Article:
The piece is hilariously tagged with: “PLANTATIONS?, SOLID EUROPEAN STOCK, THE NEW NICE RACISM, WHITE PEOPLE THINGS.”

Referentiality –or knowing what cluster of ideas we refer to when we say “old money,” for instance– is an unstable thing. Does aestheticization deracinate a plantation history, or merely insist that such a history does not matter? For what might an “owner’s hat” be nostalgic, if nostalgia is the modern phenomenon of borrowing a “lost” sentiment or sensibility from the past for present usage? What does it mean to apprehend or be attached to something understood as lost, when the spatial or temproal dimensions of that loss cannot help but include chattel slavery or colonial racial rule? The dead do not stay down while their clothes come forward.

That said, how do we track their ghostly traces across living bodies which may or may not match their original wearers? One commentator suggests that despite the advertising copy, the circuitous routes some blue-blood dress styles take interrupt their straightforward claims to colonial privilege: “Also: can’t we say that nu-prep–at least in part–is a possibly unconscious appropriation of a ‘black’ style, which itself was an appropriation of a ‘white’ style, which was sorta kinda a different kind of appropriation of a ‘white’ style, which was originally an appropriation of many many different styles from around the world?”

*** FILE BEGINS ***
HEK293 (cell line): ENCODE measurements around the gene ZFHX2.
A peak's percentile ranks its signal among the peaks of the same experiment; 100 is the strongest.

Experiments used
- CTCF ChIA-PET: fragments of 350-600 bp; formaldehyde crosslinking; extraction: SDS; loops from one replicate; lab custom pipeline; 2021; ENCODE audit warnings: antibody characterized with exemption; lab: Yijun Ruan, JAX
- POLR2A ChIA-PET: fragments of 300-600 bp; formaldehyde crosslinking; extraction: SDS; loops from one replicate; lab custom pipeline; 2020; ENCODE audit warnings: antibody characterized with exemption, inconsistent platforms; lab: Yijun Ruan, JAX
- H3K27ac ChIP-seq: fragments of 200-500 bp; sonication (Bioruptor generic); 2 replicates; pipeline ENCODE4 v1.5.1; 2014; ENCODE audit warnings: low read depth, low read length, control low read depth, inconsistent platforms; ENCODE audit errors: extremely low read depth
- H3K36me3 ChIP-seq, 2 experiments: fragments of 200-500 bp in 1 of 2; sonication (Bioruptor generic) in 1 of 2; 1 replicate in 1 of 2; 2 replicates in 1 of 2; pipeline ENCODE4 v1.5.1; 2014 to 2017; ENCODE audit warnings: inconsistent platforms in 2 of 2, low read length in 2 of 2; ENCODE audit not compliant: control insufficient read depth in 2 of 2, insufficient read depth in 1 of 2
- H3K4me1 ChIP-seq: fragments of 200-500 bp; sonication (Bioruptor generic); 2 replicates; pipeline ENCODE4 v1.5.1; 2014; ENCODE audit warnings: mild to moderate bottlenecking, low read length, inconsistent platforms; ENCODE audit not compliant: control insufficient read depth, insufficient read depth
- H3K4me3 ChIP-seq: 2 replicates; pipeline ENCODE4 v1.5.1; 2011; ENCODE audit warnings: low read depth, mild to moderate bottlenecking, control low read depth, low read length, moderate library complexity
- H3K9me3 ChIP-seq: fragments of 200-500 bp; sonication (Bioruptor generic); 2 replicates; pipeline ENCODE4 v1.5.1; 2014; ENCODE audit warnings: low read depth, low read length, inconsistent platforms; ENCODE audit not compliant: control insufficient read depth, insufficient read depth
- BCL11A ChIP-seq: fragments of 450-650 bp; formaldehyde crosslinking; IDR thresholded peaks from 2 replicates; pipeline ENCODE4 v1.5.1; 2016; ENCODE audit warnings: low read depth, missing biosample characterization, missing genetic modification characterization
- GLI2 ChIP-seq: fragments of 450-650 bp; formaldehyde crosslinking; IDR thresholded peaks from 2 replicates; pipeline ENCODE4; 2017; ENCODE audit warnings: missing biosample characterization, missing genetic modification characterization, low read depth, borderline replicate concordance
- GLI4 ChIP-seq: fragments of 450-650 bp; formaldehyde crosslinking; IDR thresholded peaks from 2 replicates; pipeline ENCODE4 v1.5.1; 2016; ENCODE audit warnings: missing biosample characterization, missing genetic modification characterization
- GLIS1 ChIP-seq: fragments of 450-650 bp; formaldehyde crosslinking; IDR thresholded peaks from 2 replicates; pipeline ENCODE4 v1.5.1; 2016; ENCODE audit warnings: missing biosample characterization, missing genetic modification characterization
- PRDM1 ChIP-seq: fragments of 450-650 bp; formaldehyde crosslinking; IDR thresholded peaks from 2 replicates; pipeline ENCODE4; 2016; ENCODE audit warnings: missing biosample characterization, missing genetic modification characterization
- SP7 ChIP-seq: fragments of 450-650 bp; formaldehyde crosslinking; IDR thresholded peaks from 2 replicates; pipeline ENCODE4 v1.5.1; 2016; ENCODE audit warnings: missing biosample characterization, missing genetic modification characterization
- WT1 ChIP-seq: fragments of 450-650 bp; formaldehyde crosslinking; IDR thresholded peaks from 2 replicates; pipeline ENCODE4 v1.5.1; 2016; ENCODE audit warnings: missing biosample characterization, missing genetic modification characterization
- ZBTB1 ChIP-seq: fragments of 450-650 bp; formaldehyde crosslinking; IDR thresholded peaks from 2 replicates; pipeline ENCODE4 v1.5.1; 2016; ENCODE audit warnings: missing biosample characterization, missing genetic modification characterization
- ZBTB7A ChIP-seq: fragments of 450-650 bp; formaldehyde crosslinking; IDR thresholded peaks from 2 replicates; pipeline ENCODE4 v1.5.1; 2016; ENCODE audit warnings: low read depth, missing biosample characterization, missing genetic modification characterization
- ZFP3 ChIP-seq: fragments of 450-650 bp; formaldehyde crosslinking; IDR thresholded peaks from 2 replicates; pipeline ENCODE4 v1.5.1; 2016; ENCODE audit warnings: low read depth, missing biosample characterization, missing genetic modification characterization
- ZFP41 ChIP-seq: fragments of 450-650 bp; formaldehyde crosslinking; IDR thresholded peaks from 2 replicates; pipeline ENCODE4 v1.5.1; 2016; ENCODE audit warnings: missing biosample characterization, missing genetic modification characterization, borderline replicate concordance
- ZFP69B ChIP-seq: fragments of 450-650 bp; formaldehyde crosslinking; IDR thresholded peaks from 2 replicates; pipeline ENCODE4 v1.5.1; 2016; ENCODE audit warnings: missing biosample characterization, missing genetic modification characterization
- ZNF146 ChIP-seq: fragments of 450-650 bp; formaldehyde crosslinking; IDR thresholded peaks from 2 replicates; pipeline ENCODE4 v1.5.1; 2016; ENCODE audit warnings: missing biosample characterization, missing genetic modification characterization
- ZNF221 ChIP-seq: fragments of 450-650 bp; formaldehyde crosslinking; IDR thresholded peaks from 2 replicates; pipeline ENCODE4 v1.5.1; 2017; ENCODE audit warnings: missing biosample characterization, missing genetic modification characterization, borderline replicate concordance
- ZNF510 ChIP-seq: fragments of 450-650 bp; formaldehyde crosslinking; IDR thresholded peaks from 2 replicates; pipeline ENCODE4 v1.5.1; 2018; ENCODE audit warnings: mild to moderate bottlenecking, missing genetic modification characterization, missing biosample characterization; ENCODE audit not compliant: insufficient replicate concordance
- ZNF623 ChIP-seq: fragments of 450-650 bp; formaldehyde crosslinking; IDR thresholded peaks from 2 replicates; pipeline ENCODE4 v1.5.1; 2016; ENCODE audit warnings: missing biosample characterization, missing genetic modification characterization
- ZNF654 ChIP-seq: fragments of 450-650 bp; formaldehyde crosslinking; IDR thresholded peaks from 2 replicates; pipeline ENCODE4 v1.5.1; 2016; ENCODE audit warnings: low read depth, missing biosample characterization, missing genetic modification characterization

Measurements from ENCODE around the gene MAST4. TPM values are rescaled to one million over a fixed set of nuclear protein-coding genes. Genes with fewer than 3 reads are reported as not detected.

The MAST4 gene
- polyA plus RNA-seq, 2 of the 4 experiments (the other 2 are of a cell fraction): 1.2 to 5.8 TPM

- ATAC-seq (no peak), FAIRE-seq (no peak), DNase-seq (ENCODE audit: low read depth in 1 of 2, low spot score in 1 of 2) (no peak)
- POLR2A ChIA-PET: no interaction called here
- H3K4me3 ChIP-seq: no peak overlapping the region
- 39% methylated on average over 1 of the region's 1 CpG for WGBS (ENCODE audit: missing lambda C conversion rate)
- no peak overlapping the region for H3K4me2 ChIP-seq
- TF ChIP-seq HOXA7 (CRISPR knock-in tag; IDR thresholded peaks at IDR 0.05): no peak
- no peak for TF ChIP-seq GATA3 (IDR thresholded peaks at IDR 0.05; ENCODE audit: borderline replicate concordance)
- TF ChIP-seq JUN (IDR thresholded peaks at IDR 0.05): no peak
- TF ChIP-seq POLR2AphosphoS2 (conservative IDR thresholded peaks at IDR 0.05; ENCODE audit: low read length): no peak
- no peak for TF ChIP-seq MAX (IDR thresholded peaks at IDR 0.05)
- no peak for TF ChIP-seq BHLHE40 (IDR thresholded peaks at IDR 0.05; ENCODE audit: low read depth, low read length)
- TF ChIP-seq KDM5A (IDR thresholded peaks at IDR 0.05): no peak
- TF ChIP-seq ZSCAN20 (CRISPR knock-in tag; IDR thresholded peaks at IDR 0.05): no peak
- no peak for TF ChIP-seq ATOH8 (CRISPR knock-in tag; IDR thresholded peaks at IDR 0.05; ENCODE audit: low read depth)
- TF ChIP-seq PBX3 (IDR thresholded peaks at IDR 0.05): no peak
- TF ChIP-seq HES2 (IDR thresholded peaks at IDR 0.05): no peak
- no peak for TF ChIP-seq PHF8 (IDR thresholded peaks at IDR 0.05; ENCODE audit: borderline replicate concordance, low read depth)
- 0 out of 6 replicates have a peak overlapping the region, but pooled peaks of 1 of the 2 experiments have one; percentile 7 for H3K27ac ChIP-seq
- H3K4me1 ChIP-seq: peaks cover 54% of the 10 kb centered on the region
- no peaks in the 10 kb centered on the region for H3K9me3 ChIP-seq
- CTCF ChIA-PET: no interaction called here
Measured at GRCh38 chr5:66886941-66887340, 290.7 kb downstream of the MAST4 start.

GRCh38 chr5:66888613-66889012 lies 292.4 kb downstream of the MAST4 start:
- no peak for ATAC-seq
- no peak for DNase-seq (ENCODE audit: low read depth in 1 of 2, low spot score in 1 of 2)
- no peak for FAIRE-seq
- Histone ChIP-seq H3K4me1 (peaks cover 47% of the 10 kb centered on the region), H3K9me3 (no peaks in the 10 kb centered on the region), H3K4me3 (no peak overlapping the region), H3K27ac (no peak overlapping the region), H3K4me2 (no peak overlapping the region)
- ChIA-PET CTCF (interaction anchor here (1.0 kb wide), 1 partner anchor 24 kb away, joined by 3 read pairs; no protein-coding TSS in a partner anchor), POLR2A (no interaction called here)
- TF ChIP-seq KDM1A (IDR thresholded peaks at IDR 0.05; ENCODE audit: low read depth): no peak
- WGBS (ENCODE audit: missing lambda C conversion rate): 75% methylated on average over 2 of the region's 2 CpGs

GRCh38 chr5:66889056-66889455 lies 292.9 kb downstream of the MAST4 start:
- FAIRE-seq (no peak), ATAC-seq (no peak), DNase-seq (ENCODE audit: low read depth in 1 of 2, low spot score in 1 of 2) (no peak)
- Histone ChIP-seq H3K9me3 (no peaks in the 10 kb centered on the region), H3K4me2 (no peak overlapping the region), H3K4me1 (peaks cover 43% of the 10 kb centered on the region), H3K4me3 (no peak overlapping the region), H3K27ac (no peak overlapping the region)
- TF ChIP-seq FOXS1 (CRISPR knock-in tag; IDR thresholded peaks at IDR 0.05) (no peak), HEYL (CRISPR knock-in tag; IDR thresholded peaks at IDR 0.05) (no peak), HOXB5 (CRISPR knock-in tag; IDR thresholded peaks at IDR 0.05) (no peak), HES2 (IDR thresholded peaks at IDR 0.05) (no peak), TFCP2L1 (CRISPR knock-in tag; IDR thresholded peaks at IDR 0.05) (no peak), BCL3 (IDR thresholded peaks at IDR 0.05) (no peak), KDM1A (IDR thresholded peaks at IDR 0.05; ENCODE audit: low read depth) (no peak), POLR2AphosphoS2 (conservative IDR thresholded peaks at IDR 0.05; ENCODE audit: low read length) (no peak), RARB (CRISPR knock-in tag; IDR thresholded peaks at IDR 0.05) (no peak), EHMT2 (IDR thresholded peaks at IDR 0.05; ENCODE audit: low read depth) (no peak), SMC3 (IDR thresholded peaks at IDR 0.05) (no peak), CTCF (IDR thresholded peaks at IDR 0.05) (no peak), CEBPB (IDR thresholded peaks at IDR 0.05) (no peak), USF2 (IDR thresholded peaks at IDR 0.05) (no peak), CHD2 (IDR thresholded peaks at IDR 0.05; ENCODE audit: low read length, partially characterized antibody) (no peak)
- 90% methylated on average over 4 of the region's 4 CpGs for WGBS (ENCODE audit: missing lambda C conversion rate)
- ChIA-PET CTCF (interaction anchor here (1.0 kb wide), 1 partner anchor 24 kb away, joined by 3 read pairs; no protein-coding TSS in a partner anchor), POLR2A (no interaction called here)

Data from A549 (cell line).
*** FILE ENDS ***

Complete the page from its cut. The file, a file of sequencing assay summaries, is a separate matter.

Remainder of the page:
As black style becomes global style, does the appropriation and revision of fancy clothes produce another historical consciousness, another origin story, for these dress styles? Consider the sartorial performances of the immaculately attired Andre 3000, the calculated precision of the self-fashioning Fonzworth Bentley. We might also recall Monica Miller’s Slaves to Fashion, in which she argues black dandyism “makes both subtle and overt challenges and capitulations to authoritative aesthetics.” Miller suggests, “Dandies are not always the wealthiest, but they aspire to other things and show that existing hierarchies can be broken. It’s about making something out of nothing.”

So does the meaning of a garment emerge from consumers’ usage, or from its conditions of manufacture, both ideological and material? In response to a commentator’s smart observation that “I would pause before associating Japanese fandom of this look to a deep dream of giving off Landed Class vibes,” Jefferson clarifies:

Not to dive even deeper into the rabbit hole, but I suppose what I find problematic about the trad blogs is how whimsical they are about longing for the days of yore. It’s very easy for middle aged white guys to romanticize the 50s and 60s (http://www.acontinuouslean.com/2010/02/15/las-vegas/), because then they would have been even freer than they are now. For me to think of the ’50s is to consider times of terror, heartbreak and violence.

While these garments’ manufacture is new, some of the questions I asked earlier of vintage politics seem relevant here.

What are the vocabularies of vintage clothes and how do these vocabularies produce value for the vintage-clad self? What feelings do vintage clothes and their histories inspire, in whom? What do these feelings do — to our understanding of the past, other bodies? As I consider these and further possible queries, it would appear that vintage can be about the evaluation and preservation of an item or an ideal –a beautiful dress, a beautiful woman– against the ruin of time, or vintage can be marshaled to mark ruin as important, as a significant event in the social life of that thing or ideal.